Japan To Approve An Abortion Pill That Can Only Be Used With Partner's Consent
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The abortion pill is set to be approved in Japan by the end of the year, but there’s just one catch - women will have to first seek their partners’ consent before being prescribed.
While Japan will be catching up to the likes of Australia, which legalised the pill in 2006 and the United Kingdom which legalised it three decades ago, their consent law has been criticised by women’s rights groups.
Spousal consent is currently required for surgical abortions under Japan’s 1948 Maternal Protection Law.
The legislation to approve the medical abortion pill is progressing in Japan after British pharmaceutical company Linepharm International applied to market the drugs last year.
According to Bloomberg, Yasuhiro Hashimoto, a Japanese senior health official told a parliamentary committee last month: “In principle we believe that spousal consent is necessary, even if an abortion is induced by an oral medication.”
However, Mizuho Fukushima from the opposition Social Democratic Party was critical of the position.
She told the committee: “Why should a woman need her partner’s approval? It’s her body.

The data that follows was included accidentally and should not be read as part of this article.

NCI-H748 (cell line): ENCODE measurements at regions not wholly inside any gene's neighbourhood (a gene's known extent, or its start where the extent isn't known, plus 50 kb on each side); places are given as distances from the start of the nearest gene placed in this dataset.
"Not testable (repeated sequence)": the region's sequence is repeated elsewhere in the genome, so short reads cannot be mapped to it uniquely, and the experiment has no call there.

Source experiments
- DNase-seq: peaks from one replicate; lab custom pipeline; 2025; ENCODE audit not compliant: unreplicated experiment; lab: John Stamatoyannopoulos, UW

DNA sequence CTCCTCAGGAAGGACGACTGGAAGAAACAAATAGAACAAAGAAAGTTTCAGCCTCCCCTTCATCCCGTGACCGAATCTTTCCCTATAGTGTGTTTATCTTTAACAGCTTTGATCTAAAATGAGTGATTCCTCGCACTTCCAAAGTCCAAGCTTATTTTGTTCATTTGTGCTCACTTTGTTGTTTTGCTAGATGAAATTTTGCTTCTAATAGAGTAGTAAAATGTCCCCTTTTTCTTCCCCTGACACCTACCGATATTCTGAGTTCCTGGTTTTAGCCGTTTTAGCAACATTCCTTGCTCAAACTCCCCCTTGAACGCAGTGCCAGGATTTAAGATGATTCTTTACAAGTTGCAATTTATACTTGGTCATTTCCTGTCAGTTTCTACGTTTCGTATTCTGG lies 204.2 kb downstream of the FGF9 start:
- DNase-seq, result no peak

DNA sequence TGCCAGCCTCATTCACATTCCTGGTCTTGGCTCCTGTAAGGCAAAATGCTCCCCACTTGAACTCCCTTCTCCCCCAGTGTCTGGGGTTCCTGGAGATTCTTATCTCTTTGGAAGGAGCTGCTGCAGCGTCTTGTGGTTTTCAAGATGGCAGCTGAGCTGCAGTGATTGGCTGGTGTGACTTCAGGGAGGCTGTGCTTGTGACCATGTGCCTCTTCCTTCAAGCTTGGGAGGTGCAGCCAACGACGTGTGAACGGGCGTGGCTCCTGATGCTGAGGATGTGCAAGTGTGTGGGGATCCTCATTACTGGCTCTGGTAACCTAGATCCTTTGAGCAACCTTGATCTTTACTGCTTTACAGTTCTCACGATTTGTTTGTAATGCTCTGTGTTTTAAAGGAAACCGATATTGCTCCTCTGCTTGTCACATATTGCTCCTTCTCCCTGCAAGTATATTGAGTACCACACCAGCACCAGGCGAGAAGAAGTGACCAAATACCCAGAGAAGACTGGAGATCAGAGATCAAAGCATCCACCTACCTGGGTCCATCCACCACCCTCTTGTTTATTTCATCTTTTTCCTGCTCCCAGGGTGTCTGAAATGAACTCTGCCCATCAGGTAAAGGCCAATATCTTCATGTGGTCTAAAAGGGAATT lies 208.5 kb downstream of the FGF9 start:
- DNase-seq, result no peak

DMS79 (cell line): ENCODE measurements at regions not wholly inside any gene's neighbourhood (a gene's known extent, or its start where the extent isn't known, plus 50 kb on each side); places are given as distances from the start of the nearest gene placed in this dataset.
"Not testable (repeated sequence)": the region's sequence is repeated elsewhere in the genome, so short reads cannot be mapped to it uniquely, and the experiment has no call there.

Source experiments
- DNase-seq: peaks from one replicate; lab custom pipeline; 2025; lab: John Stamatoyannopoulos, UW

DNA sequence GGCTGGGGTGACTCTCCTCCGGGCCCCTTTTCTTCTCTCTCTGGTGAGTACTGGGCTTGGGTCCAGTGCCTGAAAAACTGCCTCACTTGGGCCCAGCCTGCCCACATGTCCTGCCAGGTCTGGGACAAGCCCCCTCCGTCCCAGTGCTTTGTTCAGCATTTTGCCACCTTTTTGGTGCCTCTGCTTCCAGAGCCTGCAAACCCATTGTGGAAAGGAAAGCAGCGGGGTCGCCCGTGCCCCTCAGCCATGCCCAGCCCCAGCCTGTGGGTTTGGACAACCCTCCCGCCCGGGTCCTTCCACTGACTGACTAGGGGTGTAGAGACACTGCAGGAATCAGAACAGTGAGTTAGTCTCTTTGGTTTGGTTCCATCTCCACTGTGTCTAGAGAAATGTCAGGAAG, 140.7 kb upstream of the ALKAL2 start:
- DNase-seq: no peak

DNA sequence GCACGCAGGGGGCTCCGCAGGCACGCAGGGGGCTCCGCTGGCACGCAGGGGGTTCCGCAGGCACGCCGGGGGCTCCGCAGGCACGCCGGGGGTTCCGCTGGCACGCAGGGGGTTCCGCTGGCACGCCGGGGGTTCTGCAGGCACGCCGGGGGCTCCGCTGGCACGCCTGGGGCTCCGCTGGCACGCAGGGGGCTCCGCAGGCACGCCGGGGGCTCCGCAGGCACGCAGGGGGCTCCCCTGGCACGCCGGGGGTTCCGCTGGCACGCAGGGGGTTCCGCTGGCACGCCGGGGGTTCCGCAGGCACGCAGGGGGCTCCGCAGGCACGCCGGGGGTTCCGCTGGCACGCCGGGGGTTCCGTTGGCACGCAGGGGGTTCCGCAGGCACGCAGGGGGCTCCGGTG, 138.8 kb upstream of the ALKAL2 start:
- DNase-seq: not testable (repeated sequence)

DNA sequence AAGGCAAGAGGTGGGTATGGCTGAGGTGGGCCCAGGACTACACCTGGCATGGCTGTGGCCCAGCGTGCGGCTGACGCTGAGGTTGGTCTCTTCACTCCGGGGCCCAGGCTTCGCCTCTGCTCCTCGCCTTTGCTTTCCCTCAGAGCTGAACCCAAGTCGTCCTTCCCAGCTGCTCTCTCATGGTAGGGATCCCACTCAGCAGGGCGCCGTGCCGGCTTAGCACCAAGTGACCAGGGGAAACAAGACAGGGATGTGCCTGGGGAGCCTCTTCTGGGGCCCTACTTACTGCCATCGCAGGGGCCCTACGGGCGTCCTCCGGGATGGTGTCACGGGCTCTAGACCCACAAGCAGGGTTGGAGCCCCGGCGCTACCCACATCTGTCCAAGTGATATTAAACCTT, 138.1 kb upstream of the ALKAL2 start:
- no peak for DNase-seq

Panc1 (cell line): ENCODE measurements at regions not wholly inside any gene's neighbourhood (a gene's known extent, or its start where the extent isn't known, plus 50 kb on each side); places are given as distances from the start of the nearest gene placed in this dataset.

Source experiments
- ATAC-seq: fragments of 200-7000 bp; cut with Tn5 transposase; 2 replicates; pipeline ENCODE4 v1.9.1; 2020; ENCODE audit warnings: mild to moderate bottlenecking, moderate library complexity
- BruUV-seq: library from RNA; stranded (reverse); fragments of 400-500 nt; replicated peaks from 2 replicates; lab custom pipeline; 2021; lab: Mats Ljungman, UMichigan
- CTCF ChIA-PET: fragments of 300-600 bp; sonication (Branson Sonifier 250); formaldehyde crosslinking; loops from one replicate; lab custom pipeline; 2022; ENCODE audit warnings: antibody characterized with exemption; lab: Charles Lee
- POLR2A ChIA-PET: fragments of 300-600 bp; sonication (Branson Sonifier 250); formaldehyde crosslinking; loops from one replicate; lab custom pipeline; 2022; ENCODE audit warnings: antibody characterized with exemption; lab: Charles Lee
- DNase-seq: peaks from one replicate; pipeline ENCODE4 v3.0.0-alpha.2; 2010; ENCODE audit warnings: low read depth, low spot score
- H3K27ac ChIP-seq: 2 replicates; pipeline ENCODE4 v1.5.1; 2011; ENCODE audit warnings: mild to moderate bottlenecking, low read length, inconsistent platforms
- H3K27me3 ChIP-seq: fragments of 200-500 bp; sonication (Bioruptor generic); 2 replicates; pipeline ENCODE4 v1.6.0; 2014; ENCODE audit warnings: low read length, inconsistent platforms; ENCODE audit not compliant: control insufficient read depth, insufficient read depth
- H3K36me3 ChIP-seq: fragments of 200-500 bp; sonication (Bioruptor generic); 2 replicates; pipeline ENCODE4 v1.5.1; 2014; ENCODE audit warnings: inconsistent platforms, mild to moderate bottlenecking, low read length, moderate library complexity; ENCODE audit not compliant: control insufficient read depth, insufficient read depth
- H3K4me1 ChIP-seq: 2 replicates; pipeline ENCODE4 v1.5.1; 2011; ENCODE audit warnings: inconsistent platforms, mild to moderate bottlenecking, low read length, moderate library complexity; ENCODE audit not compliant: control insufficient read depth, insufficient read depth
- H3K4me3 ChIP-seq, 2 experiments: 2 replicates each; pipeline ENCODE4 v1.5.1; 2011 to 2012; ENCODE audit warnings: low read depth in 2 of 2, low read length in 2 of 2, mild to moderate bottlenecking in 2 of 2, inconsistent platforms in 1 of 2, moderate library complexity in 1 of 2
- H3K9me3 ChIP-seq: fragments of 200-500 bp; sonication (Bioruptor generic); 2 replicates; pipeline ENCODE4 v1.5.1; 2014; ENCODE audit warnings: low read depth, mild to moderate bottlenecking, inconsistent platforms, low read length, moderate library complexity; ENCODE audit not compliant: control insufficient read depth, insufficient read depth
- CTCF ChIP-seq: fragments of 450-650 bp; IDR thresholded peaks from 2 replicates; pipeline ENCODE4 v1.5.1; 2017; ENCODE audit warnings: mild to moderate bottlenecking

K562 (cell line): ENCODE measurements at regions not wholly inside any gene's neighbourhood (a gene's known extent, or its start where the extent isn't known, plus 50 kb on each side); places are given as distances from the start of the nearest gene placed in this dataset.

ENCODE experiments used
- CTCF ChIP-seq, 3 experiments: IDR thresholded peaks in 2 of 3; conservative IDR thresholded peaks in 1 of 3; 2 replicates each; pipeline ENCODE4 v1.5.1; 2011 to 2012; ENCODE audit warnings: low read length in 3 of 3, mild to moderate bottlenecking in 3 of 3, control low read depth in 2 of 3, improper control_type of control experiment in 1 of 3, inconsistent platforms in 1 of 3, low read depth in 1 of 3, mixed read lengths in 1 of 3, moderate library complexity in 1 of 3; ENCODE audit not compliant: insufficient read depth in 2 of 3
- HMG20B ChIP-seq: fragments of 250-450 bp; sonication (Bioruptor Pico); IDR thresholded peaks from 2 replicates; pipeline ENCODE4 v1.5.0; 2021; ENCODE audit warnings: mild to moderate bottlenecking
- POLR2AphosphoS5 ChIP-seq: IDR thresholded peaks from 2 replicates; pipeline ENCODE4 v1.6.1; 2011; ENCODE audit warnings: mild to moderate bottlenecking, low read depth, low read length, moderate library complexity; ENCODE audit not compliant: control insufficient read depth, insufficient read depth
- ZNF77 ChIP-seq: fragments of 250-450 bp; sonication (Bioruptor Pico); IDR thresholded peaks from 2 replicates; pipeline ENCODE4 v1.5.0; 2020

“Women are not the property of men. Their rights, not those of the man, should be protected.”
The current policy has had tragic consequences, with a 21-year-old woman arrested after her newborn baby was found dead in a park in central Tokyo, according to The Guardian.
She told the court she had been denied an abortion as she couldn’t obtain written consent from her partner as he could not be contacted.
Doctors had insisted that she obtain consent.
Kumi Tsukahara from the Action for Safe Abortion Japan, told The Guardian: “'Spousal consent' becomes an issue is when there is a disagreement with the spouse or the spouse is forcing the woman to give birth against her will.
“For women, being forced into a pregnancy they do not want is violence and a form of torture.”
Tsukahara noted that oral contraceptives were only legalised in 1999 after a nine-year legal debate, whereas Viagra was approved in just six months.
According to Statista, there were more than 140,000 induced abortions in Japan in 2020; however, it is one of only 11 countries that still require third-party consent.
In 2016, the United Nations Committee on the Elimination of Discrimination Against Women urged Japan to remove the spousal consent requirement.